Yeah, I would hope that the pandemic has not changed some of the ways we’re thinking in a short-term sense, but also hopefully long-term. What do you see as the advantages of buying locally or seasonally?
First off, it’s just delicious if you’re talking about food. I think there is definitely a difference in flavor and freshness if you’re rambling down the street ten minutes to go and pick up your vegetables that were just harvested as opposed to going to the grocery store where stuff’s probably been shipped from California or Mexico. And at a surface level, keeping your dollars in your local economy. We try to buy local whenever we can so that whatever income we’re making from people is being paid back. And I think just building human connections too. Through our trying to support local, we’ve made a lot of really great friends. We talk a lot about how if we had picked up and moved to Vermont or NH to start the farm this year, this would have gone so terribly! We leaned on our friends and our family so much to help us, and they offered their help, whether that was tangible resources, or physical help in building things, and there’s always a potential to make friends and make new family when you really try and stick to your community. I love that, I love meeting people.
I love that too. What are some ways that through Hungry Reaper you intentionally try to build up that community?
Well, the pandemic has caused unprecedented changes to how we saw the business model to build community. One part of our business is a CSA, which stands for Community-Supported Agriculture. People buy a share in the beginning of the season and it allows farmers to have revenue before the season starts to buy seeds or buy any equipment you may need. Our goal for having CSA pick-ups, when people pick up food weekly or bi-weekly, was to have it be sort of a social, where people would come and hang out and maybe bring a beer or something. We’ve tried to do that from a distance, with masks on, but people are very cautious, which we love and are happy about, and come and grab their bag and go. Another way that we wanted to build community and hold our community close was having volunteer days where people would come and help and then we’d cook them a meal afterward or grill with them or something. Because of the pandemic we’re not able to do that.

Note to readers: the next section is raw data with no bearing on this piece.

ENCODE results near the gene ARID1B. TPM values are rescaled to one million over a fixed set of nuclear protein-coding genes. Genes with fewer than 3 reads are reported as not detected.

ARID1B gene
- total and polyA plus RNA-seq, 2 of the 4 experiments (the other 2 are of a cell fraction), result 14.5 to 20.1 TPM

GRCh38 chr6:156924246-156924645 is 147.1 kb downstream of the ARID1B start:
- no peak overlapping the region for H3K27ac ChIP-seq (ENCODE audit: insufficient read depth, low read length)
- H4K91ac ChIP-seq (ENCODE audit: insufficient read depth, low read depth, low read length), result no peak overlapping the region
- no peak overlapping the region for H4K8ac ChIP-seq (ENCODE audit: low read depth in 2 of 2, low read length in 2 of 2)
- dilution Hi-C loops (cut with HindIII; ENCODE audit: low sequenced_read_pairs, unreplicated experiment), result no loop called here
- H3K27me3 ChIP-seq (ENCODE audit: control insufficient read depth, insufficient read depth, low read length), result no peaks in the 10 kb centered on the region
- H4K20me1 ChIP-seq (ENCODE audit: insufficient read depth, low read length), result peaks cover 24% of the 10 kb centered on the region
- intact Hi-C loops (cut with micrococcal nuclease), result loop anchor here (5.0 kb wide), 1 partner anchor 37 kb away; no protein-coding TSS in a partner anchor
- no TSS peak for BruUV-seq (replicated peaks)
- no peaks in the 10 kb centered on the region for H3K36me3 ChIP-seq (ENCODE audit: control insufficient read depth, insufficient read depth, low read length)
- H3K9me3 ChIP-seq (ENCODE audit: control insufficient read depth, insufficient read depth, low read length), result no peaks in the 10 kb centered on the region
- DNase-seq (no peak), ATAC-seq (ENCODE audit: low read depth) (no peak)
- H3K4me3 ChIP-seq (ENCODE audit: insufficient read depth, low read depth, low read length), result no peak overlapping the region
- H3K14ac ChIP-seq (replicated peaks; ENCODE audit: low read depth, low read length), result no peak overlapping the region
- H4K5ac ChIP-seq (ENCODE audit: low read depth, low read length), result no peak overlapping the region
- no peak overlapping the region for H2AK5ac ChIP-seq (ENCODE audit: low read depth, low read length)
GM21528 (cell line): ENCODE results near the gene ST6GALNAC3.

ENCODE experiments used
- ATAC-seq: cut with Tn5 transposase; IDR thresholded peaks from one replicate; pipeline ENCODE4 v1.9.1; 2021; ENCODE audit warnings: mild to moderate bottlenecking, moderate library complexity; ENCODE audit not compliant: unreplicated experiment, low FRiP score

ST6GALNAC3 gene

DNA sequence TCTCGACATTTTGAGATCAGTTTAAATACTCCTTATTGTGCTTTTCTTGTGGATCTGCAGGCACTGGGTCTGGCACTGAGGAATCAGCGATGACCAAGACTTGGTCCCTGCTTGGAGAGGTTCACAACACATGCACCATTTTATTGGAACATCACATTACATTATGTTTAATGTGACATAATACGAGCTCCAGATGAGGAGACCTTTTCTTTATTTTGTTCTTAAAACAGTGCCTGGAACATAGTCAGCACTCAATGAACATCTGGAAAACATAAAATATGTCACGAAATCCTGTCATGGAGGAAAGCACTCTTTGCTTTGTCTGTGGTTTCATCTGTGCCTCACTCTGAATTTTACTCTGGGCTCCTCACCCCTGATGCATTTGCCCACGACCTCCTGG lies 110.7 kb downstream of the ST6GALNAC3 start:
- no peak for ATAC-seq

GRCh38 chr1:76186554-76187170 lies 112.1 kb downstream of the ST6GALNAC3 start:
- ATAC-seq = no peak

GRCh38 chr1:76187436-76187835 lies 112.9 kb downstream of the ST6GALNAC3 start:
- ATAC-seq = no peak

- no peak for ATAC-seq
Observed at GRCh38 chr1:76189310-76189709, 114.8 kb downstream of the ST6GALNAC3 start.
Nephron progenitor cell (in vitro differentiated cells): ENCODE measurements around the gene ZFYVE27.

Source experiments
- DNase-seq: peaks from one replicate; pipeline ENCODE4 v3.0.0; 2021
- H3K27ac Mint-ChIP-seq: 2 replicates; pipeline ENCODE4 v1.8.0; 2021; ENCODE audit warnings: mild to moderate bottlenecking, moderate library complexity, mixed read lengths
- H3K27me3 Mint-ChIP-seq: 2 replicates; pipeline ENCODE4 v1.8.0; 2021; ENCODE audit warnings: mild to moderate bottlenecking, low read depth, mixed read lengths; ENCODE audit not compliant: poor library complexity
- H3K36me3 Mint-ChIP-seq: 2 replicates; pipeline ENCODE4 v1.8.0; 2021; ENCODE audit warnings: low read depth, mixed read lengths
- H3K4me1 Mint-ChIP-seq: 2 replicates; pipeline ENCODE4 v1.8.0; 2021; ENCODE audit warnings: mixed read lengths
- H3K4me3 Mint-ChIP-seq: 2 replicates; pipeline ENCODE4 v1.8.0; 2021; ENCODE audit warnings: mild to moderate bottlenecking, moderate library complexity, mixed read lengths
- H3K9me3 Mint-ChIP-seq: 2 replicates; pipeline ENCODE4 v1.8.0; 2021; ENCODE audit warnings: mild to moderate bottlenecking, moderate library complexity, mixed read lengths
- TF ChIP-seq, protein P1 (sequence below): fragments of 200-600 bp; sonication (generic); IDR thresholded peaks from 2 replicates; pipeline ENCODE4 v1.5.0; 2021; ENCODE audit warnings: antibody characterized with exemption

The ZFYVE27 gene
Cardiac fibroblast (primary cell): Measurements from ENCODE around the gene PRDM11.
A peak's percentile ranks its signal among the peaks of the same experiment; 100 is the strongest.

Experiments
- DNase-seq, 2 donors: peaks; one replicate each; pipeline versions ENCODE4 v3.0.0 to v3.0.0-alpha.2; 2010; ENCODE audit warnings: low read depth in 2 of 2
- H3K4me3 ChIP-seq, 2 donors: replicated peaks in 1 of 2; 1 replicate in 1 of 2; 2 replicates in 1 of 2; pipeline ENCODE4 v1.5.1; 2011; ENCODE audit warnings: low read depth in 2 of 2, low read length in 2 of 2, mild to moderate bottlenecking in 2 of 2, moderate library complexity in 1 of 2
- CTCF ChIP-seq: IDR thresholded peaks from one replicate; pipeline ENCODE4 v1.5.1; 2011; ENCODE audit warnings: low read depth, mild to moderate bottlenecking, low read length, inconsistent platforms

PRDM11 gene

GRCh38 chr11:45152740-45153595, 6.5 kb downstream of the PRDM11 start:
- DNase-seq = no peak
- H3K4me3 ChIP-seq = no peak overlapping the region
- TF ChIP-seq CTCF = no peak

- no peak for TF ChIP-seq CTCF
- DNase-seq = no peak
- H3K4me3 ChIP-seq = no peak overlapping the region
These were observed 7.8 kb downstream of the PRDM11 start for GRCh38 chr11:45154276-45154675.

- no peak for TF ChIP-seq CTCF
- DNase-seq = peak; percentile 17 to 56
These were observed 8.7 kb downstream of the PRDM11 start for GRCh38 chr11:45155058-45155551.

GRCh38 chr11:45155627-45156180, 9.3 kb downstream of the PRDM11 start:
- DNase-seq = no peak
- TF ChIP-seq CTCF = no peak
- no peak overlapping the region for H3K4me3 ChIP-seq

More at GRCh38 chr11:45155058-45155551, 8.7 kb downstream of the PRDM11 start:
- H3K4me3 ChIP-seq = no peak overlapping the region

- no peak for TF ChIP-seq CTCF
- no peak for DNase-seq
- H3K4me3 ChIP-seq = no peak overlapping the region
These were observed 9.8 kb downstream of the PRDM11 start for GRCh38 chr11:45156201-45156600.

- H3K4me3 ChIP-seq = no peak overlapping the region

But on a different note, we’ve had some great success with our CSA model of a sliding scale. We had the option for some of our members to choose to buy a share for a few hundred dollars extra, and that money would be rolled into an account to pay for low-cost or no-cost shares for anybody who reached out that might need that. That felt really awesome, to have so many people throw in a few extra bucks or a lot of extra bucks and then have somebody reach out and be like, “Hey, this is actually all I can manage right now, is that fine?” And we’re like, absolutely! It just felt great for community members to reach out and say I’m willing to offer this much, and for other people to say I need this much. I think that’s a really beautiful thing.
That is so cool. Especially because earlier you had mentioned the accessibility of locally, small-produced goods. That sounds like such a creative way to make it a little more accessible.
And the other great thing about it too is that sometimes people or organizations will reach out to small farms and ask if they could donate a share or whatever it may be. And while I’m sure there are a lot of farms out there that can do that and want to do that, some farms want to offer no- or low-cost food to people and just don’t have the means to do it, as a profession that is not incredibly lucrative. Holding your community accountable to offer that type of funding when they can has a real balance to it that I enjoy.
One last topic I want to make sure we touch on: small, local farming not only touches on the hyper-local community but also on the big community that we call earth. I’d love to ask you a little about the slightly broader environmental implications of the work that you and others are doing?